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Veena Das

Veena Das (Hindi: वीना दास; born 1945) is Krieger-Eisenhower Professor of Anthropology at the Johns Hopkins University. She also serves on the Executive Board of the Institute of Socio-Economic Research on Development and Democracy in India. She studied at the Indraprastha College for Women and Delhi School of Economics at the University of Delhi and taught there from 1967 to 2000. She has published extensively as an ethnographer of India and thus is an established figure within Indian anthropology. Beyond India, her research has broad appeal within the anthropology of violence, suffering, and the State. Some of her PhD students went on to become distinguished sociologists and social anthropologists; such as Susan Visvanathan(JNU),Roma Chatterjee(DU) and many others in India and abroad.


  • Education 1
  • Books 2
  • Research 3
  • Awards 4
  • Further reading 5
  • References 6


Das completed her Ph.D. in 1970 at the University of Delhi under the supervision of M.N. Srinivas. She was Professor of Anthropology at the New School for Social Research from 1997-2000 before moving to the Department of Anthropology at Johns Hopkins University. Some of her research interests include: feminist movements, gender studies, sectarian violence, medical anthropology, post-colonial and post-structural theory.


Her first book Structure and Cognition: Aspects of Hindu Caste and Ritual (Oxford University Press, Delhi, 1977) brought the textual practices of 13th to 17th century in relation to self representation of caste groups in focus. Her identification of the structure of Hindu thought in terms of the tripartite division between priesthood, kinship and renunciation proved to be an extremely important structuralist interpretation of the important poles within which innovations and claims to new status by caste groups took place.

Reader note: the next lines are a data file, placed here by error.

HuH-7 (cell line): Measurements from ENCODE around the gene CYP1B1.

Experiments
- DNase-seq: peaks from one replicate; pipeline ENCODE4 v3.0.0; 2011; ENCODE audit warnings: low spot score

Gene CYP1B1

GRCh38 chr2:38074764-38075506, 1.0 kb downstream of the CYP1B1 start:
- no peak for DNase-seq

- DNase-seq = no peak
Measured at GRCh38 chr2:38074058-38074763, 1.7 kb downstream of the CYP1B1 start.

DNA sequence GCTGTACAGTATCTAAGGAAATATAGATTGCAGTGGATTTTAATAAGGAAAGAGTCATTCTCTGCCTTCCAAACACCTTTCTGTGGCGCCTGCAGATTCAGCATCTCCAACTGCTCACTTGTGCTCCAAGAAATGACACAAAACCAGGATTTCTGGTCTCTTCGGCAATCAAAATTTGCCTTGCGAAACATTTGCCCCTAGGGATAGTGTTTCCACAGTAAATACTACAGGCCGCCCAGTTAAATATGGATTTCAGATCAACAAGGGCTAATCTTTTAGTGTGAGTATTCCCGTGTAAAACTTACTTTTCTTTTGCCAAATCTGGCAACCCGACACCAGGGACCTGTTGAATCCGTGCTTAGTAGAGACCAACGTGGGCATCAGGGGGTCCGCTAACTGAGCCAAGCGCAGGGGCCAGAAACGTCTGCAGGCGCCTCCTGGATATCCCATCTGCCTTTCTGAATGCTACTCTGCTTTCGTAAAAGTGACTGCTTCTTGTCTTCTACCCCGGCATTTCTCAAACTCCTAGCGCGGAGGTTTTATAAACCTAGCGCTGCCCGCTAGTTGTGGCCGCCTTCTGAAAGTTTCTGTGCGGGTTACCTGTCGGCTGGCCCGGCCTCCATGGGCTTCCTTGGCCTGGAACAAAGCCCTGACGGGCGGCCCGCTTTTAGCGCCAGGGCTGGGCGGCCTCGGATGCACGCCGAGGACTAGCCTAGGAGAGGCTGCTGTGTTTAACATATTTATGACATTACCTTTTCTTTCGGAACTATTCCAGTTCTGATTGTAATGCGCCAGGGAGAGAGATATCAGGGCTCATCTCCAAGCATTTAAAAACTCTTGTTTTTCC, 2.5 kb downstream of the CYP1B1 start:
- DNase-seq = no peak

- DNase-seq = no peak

Veena Das's most recent book is Life and Words: Violence and the Descent into the Ordinary, California University Press, 2006. As the title implies, Das sees violence not as an interruption of ordinary life but as something that is implicated in the ordinary. The philosopher Stanley Cavell has written a memorable foreword to the book in which he says that one way of reading it is as a companion to Wittgenstein's Philosophical Investigations. One of the chapters in the book deals with the state of abducted women in the post-independence time period and has been the interest of various legal historians. Life and Words is heavily influenced by Wittgenstein and Stanley Cavell, but it also deals with particular moments …

Two moments are addressed:

The Partition of India in 1947 (she worked with urban Punjabi families who survived and migrated after the riots in ’47)

The assassination of Indira Gandhi 1984 (she worked with survivors of riots against Sikhs)

But Life and Words is not about events per se, rather… the book ‘narrates the lives of particular persons and communities who were deeply embedded in these events, and it describes the way that the event attaches itself with its tentacles into everyday life and folds itself into the recesses of the ordinary.’


Since the eighties she became engrossed in the study of violence and social suffering. Her edited book, Mirrors of Violence: Communities, Riots and Survivors in South Asia published by Oxford University Press in 1990 was one of the first to bring issues of violence within anthropology of South Asia. A trilogy on these subjects that she edited with Arthur Kleinman and others in the late nineties and early twenties gave a new direction to these fields. The volumes are titled Social Suffering; Violence and Subjectivity; and Remaking a World.


She received the Anders Retzius Gold Medal from the University of Rochester, considered by many to be the most important annual lecture series in the field of Anthropology.[4]

Further reading


  1. ^ (Johns Hopkins blurb)
  2. ^ (University of Chicago Magazine article)
  3. ^ (American Academy members)
  4. ^
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